Location: Crop Germplasm ResearchTitle: Genetic analysis of the transition from wild to domesticated cotton (G. hirsutum L.)
|GROVER, CORRINNE - Iowa State University|
|YOO, MI-JEONG - University Of Florida|
|LIN, MENG - Cornell University|
|MURPHY, MATTHEW - University Of Illinois|
|HARKER, DAVID - University Of Texas Southwestern Medical Center|
|BYERS, ROBERT - Brigham Young University|
|LIPKA, ALEXANDER - University Of Illinois|
|HU, GUANJING - Iowa State University|
|YUAN, DAOJUN - Iowa State University|
|CONOVER, JUSTIN - Iowa State University|
|Udall, Joshua - Josh|
|PATERSON, ANDREW - University Of Georgia|
|GORE, MICHAEL - Cornell University|
|WENDEL, JONATHAN - Iowa State University|
Submitted to: G3, Genes/Genomes/Genetics
Publication Type: Peer Reviewed Journal
Publication Acceptance Date: 12/5/2019
Publication Date: 2/1/2020
Citation: Grover, C.E., Yoo, M., Lin, M., Murphy, M.D., Harker, D.B., Byers, R.L., Lipka, A.E., Hu, G., Yuan, D., Conover, J., Udall, J.A., Paterson, A.H., Gore, M.A., Wendel, J. 2020. Genetic analysis of the transition from wild to domesticated cotton (G. hirsutum L.). G3, Genes/Genomes/Genetics. 10(2):731-754. https://doi.org/10.1534/g3.119.400909.
Interpretive Summary: This publication contains details regarding the construction of a genetic map of cotton and its association with cotton fiber traits. Cotton fiber traits are often quantitative. Quantitative traits are mapped to the chromosomes using Quantitative Trait Loci (QTL) mapping. The results of this work indicate regions of the cotton genome that control cotton fiber quantitative traits. Results of this work reflect a significant contribution to ongoing efforts by cotton scientists to use modern genetics/genomics techniques to improve cotton productivity by and profitability for U.S. farmers.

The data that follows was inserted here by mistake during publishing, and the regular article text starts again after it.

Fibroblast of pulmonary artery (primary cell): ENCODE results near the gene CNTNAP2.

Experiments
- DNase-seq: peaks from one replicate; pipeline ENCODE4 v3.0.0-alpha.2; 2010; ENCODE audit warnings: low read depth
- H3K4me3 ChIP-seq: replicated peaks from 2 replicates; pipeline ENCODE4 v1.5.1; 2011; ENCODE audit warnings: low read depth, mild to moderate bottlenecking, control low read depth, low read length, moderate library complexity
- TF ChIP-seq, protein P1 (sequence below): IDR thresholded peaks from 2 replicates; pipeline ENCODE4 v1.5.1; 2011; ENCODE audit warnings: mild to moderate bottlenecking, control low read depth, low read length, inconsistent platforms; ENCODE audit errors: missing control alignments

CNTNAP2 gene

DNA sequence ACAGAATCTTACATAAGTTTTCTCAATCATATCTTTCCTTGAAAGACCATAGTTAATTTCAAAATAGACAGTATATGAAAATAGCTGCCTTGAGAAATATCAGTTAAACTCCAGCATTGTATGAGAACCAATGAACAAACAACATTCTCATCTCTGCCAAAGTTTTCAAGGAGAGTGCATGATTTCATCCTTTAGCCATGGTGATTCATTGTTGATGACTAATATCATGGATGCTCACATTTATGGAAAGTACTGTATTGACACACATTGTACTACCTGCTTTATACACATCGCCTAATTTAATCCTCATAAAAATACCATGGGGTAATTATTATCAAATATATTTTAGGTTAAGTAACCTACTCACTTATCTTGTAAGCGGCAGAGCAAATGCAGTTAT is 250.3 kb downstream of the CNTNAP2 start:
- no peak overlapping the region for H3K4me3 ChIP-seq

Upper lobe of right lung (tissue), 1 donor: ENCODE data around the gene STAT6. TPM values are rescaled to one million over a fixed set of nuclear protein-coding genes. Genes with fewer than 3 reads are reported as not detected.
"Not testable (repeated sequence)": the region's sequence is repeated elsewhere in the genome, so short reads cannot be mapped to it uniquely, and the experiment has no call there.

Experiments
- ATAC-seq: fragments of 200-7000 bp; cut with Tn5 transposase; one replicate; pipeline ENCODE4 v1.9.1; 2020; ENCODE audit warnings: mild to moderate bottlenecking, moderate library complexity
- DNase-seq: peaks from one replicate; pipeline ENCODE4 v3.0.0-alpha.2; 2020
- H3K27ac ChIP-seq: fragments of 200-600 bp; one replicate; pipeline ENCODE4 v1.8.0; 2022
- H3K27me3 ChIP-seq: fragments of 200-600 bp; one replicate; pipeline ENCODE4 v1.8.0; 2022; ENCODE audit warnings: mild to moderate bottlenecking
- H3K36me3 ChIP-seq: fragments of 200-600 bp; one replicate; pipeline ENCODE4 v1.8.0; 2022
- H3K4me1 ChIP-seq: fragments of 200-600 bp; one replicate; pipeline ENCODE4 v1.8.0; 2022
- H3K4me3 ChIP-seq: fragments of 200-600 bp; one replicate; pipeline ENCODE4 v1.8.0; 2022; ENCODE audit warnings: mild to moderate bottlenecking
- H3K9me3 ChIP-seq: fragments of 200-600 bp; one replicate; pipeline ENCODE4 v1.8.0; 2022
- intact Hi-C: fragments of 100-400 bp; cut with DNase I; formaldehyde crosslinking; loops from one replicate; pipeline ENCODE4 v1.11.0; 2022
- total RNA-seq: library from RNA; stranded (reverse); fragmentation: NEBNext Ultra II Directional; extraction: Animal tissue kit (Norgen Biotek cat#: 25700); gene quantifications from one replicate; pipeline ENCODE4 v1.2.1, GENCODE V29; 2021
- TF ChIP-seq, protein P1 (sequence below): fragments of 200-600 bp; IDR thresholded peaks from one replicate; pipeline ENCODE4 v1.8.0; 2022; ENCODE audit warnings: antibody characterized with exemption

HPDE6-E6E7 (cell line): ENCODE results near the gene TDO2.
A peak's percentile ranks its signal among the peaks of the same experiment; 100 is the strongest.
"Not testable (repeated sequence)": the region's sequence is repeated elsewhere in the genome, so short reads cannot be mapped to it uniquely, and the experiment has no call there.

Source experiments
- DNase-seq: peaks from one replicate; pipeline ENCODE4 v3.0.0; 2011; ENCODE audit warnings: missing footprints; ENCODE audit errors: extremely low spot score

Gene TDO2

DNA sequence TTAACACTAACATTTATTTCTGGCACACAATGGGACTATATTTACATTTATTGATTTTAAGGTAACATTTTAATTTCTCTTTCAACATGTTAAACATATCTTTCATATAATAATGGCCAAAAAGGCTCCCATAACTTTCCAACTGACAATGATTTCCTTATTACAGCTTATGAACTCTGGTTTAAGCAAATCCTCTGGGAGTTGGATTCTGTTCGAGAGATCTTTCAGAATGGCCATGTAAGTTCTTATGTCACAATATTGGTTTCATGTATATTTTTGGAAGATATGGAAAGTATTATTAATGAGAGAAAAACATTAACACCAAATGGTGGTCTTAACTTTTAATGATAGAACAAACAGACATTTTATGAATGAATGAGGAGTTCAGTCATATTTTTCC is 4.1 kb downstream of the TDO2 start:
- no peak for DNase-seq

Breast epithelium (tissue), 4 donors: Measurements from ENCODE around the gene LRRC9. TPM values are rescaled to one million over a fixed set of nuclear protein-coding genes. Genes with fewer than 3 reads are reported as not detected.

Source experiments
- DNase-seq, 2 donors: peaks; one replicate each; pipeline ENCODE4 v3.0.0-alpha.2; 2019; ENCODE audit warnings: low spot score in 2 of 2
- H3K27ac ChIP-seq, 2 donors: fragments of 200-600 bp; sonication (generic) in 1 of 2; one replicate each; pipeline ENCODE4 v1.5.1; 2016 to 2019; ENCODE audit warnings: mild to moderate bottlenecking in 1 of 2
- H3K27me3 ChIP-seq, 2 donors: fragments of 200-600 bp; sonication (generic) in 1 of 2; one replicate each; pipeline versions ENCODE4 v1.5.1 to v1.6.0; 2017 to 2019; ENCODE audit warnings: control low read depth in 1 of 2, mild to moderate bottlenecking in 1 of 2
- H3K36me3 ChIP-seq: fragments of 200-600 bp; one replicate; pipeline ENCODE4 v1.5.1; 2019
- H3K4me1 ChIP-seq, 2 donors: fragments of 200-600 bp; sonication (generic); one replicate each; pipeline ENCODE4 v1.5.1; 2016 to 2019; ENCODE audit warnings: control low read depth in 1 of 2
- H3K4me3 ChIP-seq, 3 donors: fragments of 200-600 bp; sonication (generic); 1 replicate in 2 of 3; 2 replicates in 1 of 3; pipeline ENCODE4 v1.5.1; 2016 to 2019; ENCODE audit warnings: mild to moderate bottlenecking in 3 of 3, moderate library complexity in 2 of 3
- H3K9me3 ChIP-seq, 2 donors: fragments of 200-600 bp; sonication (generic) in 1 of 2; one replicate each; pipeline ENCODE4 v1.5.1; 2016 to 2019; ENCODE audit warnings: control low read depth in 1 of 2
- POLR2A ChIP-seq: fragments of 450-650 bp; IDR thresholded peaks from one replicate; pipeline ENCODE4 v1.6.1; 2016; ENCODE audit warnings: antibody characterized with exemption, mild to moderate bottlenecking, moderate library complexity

Technical Abstract: The evolution and domestication of cotton is of great interest from both economic and evolutionary standpoints. Although many genetic and genomic resources have been generated for cotton, the genetic underpinnings of the transition from wild to domesticated cotton remain poorly known. Here we generated an intraspecific QTL mapping population specifically targeting the domesticated cotton fiber phenotype. We used 465 F2 individuals derived from an intraspecific cross between the wild Gossypium hirsutum var. yucatanense (TX2094) and the elite cultivar G. hirsutum cv. Acala Maxxa, in two environments, to identify 68 QTL associated with phenotypic changes under domestication. These QTL average approximately 46 Mbp in size, and together represent 29% (647 Mbp) of the 2,260 Mbp genome. Although over 70% of QTL were recovered from the A-subgenome, many key fiber QTL were detected in the D-subgenome, which was derived from a species with unspinnable fiber. We found that many QTL are environmentally labile, with only 41% shared between the two environments, indicating that QTL associated with G. hirsutum domestication are genomically clustered but environmentally labile. Possible candidate genes were recovered and discussed in the context of the phenotype. We found some support for the previously noted biased recruitment under domestication of factors from one of the two co-resident genomes of allopolyploid cotton. We conclude that the evolutionary forces that shape intraspecific divergence and domestication in cotton are complex, and that phenotypic transformations likely involved multiple interacting and environmentally responsive factors.